Preparing for Winter: Ventilation in Poultry and Livestock Shelters

DANA O. PORTER, P.E.
WVU Extension Service
Agricultural Engineering Specialist
October 1998

As cold weather approaches, this is a good time to consider ventilation needs in livestock and poultry housing.

Purposes of Ventilation

A ventilation system for a poultry or livestock shelter accomplishes one or more of the following (ASAE, 1993):

1. provides desired amount of fresh air, without drafts, to all parts of the shelter;
2. maintains temperatures within desired limits;
3. maintains relative humidity within desired limits; and
4. maintains ammonia levels below specified levels (to assure worker safety).

The objective in ventilation of an animal shelter is to maintain a healthy environment for animals and workers in the facility. Excessive dusts, odors, and harmful gases may threaten health and safety of animals and humans. Temperature extremes reduce animal and worker productivity. Excessive moisture and corrosive gases and/or fumes can promote deterioration of building materials.

Ventilation Rates

Ventilation rates are designed to balance sensible heat (dry heat) gains and losses, as well as latent heat (moisture) gains and losses. Sources of sensible heat gain in poultry and livestock shelters include animal sensible heat (body heat); mechanical heat from lights, motors, etc.; supplemental heat from furnaces or lamps; and solar heat gain. Sensible heat losses include heat removed with ventilating air; building heat losses through doors, walls, etc.; and sensible heat used to evaporate water. Sources of latent heat gain are water vapor from animals (respiration and waste); water vapor from surface water evaporation (wash water, flush water, spilled water, etc.); and water vapor in incoming air. Latent heat is removed through ventilation.

Additionally, ventilation should provide sufficient air exchange to provide clean air for animals and remove potentially harmful gases. Some potentially harmful gases which may accumulate in some shelters and manure storages include ammonia (an irritant which may contribute to animal respiratory problems); methane (which is highly flammable and presents an explosion hazard); hydrogen sulfide (a toxic gas); and carbon dioxide (which may cause oxygen deficiency). These gases, as well as other harmful gases and dusts, should be removed in order to maintain a healthy environment for animals and workers.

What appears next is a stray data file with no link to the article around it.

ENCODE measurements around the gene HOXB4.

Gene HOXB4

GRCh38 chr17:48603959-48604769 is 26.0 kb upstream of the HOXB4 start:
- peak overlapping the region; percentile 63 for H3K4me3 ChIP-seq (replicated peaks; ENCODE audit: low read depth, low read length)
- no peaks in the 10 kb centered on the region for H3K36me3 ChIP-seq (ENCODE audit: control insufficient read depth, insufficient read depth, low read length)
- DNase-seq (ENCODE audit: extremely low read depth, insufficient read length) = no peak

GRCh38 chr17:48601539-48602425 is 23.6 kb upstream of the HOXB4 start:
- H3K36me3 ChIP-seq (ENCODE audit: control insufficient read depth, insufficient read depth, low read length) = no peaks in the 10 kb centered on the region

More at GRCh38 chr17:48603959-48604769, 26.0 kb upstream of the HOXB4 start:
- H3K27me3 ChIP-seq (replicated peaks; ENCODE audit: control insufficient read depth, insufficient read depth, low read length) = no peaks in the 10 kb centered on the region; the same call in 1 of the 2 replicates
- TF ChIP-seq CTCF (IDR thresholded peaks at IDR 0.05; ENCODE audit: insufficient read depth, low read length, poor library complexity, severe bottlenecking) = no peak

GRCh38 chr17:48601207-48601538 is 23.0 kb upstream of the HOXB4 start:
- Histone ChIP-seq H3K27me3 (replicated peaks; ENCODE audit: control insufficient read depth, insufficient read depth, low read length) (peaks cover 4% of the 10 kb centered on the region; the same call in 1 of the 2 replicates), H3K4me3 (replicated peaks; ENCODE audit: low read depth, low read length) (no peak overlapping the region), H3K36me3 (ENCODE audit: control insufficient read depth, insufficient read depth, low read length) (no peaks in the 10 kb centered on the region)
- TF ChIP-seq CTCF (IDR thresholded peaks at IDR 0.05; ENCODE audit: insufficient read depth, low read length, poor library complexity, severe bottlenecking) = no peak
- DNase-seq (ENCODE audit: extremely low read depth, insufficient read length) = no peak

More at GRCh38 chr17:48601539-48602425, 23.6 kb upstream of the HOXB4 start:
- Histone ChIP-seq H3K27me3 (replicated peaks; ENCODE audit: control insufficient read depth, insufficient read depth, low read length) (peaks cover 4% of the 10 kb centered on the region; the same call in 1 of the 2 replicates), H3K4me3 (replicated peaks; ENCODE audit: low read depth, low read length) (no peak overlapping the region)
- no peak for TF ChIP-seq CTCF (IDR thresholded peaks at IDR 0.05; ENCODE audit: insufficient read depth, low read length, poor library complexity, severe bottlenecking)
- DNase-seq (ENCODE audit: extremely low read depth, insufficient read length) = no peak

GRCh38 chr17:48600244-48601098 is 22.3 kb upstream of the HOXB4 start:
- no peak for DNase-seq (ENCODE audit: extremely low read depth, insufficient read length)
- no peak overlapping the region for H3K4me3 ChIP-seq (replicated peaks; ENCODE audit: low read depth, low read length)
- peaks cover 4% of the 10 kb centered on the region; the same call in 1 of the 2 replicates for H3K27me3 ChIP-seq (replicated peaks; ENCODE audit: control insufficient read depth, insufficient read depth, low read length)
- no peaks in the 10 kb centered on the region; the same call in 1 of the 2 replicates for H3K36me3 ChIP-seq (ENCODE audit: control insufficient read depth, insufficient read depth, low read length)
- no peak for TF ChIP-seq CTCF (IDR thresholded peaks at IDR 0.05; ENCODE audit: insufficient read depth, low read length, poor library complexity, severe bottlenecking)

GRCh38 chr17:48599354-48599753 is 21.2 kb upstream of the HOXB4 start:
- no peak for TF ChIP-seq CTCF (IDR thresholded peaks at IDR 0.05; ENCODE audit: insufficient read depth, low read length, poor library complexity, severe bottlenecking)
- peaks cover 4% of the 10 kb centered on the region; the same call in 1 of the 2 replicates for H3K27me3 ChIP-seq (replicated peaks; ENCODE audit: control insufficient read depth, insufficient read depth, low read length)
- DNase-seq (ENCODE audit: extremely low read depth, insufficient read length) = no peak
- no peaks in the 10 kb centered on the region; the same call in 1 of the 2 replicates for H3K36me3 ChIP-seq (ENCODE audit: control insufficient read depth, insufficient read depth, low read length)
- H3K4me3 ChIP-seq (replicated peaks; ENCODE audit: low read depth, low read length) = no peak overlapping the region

Design of ventilation systems is based upon four major considerations:

1. Hot weather conditions: Under hot weather conditions, ventilation requirements are high. Sensible heat balance is likely to be the determining factor in ventilation design.
2. Cold weather conditions: Under cold weather conditions, ventilation requirements likely will be much lower than under hot weather conditions. However, ventilation is still very important. Animals still generate heat and moisture; gases, odors, and dusts will still be generated.
3. Humidity: Especially under cold weather conditions, the ventilation rates needed to remove excess moisture may be higher than the rates needed to remove excess heat. If moisture production is high, consider increasing winter ventilation rates and adding insulation and/or supplemental heat.
4. Odor control: A minimum "cold weather" ventilation rate is recommended to remove odors and harmful gases. Some example cold weather rates (MWPS, 1983) are as follows: a) layers, pullet breeders, and broilers require 0.5 cubic feet per minute (cfm) per bird; b) mature dairy cows require 35 cfm/1000 lb; c) growing pigs (75-150 lb) require 7 cfm/head.